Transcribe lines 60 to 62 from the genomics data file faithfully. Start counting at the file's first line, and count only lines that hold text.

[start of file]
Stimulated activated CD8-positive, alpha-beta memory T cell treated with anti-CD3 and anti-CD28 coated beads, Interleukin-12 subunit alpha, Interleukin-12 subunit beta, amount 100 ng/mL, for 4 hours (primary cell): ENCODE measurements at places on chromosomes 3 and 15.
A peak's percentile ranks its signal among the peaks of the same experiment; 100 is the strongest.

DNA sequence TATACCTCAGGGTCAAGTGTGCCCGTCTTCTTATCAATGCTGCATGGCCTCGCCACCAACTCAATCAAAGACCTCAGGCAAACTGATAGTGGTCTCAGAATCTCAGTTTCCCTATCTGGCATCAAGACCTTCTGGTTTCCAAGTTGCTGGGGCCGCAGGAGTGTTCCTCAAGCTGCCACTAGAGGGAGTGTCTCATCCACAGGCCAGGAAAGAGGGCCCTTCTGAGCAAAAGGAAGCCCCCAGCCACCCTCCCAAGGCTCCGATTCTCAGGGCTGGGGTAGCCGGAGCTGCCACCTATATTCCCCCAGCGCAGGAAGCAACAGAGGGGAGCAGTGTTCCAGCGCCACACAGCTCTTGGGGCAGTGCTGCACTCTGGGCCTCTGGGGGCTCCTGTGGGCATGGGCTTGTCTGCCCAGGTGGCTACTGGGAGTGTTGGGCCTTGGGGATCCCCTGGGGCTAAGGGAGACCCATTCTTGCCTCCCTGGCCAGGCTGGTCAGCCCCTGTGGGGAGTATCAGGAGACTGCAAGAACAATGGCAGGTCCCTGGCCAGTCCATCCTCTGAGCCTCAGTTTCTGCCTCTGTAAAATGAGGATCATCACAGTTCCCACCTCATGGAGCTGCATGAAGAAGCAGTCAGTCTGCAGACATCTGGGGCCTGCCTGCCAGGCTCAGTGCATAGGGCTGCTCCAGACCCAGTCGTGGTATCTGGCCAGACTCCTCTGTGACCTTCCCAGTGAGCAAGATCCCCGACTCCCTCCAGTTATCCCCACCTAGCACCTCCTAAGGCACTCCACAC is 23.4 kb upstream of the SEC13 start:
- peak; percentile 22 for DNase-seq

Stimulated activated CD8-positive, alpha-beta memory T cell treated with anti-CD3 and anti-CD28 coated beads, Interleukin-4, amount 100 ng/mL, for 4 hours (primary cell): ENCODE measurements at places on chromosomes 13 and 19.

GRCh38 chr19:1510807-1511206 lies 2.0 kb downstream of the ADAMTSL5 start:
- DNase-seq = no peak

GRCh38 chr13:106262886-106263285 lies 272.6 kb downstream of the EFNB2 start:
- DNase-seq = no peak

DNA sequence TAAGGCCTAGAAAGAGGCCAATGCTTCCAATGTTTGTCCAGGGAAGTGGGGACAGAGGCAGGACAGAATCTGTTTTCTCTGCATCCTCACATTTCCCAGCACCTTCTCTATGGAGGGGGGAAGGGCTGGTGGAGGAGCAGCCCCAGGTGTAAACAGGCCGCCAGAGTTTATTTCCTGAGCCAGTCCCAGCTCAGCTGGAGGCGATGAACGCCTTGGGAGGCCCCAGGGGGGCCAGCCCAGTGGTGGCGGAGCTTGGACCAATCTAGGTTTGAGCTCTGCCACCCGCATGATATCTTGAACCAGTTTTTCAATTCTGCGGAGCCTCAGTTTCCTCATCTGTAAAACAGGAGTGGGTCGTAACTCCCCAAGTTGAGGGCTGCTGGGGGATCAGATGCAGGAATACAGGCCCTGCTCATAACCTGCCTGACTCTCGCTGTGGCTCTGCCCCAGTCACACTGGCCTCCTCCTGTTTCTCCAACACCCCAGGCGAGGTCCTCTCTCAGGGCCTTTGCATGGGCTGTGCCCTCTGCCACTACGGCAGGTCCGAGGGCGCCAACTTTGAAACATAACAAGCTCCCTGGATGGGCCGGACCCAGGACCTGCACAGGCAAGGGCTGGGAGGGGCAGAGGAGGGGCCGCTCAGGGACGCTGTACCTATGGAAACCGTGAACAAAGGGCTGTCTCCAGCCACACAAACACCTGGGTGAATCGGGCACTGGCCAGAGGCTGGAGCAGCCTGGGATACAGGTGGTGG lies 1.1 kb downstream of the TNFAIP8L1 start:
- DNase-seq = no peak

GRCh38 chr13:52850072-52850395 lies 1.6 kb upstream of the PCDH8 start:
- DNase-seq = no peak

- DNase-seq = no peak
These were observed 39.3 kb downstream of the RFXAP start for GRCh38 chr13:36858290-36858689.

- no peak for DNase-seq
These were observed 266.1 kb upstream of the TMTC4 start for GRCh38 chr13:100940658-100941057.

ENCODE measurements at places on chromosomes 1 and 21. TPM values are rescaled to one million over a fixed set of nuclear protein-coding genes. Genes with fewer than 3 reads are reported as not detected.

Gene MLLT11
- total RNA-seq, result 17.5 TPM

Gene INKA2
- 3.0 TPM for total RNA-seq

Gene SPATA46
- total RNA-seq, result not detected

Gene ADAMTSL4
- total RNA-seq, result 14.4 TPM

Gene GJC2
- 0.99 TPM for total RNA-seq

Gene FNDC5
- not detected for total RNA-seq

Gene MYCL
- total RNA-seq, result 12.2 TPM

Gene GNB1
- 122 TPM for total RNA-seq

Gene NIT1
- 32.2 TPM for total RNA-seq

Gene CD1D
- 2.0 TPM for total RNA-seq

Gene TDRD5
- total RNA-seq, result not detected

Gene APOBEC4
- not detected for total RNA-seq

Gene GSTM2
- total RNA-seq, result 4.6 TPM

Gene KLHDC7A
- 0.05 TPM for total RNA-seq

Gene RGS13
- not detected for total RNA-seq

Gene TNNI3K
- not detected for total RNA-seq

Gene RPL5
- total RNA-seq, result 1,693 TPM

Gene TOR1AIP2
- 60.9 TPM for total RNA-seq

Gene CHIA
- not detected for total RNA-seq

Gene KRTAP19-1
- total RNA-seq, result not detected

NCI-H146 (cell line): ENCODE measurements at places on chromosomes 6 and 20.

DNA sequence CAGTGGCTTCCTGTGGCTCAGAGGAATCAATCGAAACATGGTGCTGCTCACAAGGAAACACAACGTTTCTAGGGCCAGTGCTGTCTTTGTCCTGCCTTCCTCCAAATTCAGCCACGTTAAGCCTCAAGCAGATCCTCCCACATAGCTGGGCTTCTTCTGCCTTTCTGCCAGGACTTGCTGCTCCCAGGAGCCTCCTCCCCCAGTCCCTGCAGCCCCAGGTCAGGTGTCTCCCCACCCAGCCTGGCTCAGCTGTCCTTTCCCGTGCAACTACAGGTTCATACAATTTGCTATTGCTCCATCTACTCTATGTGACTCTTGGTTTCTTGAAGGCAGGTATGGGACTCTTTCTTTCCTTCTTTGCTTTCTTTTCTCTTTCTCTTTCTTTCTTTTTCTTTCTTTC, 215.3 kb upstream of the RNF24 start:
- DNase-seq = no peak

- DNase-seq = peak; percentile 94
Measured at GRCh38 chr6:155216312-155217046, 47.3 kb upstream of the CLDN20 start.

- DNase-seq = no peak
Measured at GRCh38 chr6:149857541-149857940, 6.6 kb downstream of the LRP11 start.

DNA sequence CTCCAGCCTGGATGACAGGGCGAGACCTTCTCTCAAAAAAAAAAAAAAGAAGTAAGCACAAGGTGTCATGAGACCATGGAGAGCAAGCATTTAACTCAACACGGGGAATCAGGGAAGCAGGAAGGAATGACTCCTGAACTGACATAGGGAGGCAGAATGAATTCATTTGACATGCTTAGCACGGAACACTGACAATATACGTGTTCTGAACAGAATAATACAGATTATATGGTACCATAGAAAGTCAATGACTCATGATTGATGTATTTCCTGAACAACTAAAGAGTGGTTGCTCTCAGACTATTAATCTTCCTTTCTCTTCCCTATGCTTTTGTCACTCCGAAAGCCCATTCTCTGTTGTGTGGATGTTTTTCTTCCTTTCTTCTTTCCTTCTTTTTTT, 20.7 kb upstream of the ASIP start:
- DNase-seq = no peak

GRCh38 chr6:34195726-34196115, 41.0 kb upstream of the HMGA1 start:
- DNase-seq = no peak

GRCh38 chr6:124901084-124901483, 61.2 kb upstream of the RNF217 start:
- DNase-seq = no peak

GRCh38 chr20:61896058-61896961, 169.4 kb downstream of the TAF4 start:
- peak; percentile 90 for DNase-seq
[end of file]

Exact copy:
DNA sequence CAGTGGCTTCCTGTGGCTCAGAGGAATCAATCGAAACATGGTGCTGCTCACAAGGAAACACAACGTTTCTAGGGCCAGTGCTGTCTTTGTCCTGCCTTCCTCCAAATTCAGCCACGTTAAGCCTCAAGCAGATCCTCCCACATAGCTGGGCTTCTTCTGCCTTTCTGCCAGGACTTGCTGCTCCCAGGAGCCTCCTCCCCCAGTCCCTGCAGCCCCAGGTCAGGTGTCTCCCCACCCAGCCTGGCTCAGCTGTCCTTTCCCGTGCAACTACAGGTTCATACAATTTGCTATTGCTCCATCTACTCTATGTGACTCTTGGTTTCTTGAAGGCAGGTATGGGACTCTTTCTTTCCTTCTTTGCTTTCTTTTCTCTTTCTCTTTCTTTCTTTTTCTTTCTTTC, 215.3 kb upstream of the RNF24 start:
- DNase-seq = no peak

- DNase-seq = peak; percentile 94